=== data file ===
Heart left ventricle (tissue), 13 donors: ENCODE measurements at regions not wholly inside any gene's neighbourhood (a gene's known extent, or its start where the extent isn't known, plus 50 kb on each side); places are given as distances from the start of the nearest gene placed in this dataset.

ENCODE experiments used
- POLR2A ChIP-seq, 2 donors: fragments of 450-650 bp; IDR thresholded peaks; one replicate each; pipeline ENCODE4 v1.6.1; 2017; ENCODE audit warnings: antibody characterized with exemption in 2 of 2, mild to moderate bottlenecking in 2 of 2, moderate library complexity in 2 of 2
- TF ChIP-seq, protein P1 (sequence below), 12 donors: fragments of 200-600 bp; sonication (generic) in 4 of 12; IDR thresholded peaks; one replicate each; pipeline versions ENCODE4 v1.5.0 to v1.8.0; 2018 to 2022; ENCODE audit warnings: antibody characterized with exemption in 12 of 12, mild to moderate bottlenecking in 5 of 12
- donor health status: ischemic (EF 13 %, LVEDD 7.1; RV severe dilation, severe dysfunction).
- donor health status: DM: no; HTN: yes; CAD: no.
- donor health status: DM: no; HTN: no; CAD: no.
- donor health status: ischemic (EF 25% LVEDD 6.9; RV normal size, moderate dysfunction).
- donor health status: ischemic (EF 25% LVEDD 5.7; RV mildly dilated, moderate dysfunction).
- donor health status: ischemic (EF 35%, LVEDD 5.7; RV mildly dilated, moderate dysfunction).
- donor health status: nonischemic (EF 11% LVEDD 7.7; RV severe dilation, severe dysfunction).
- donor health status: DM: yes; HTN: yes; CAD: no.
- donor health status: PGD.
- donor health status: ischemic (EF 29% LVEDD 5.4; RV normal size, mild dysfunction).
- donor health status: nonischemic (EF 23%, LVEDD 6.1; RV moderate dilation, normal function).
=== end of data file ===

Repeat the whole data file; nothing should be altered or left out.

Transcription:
Heart left ventricle (tissue), 13 donors: ENCODE measurements at regions not wholly inside any gene's neighbourhood (a gene's known extent, or its start where the extent isn't known, plus 50 kb on each side); places are given as distances from the start of the nearest gene placed in this dataset.

ENCODE experiments used
- POLR2A ChIP-seq, 2 donors: fragments of 450-650 bp; IDR thresholded peaks; one replicate each; pipeline ENCODE4 v1.6.1; 2017; ENCODE audit warnings: antibody characterized with exemption in 2 of 2, mild to moderate bottlenecking in 2 of 2, moderate library complexity in 2 of 2
- TF ChIP-seq, protein P1 (sequence below), 12 donors: fragments of 200-600 bp; sonication (generic) in 4 of 12; IDR thresholded peaks; one replicate each; pipeline versions ENCODE4 v1.5.0 to v1.8.0; 2018 to 2022; ENCODE audit warnings: antibody characterized with exemption in 12 of 12, mild to moderate bottlenecking in 5 of 12
- donor health status: ischemic (EF 13 %, LVEDD 7.1; RV severe dilation, severe dysfunction).
- donor health status: DM: no; HTN: yes; CAD: no.
- donor health status: DM: no; HTN: no; CAD: no.
- donor health status: ischemic (EF 25% LVEDD 6.9; RV normal size, moderate dysfunction).
- donor health status: ischemic (EF 25% LVEDD 5.7; RV mildly dilated, moderate dysfunction).
- donor health status: ischemic (EF 35%, LVEDD 5.7; RV mildly dilated, moderate dysfunction).
- donor health status: nonischemic (EF 11% LVEDD 7.7; RV severe dilation, severe dysfunction).
- donor health status: DM: yes; HTN: yes; CAD: no.
- donor health status: PGD.
- donor health status: ischemic (EF 29% LVEDD 5.4; RV normal size, mild dysfunction).
- donor health status: nonischemic (EF 23%, LVEDD 6.1; RV moderate dilation, normal function).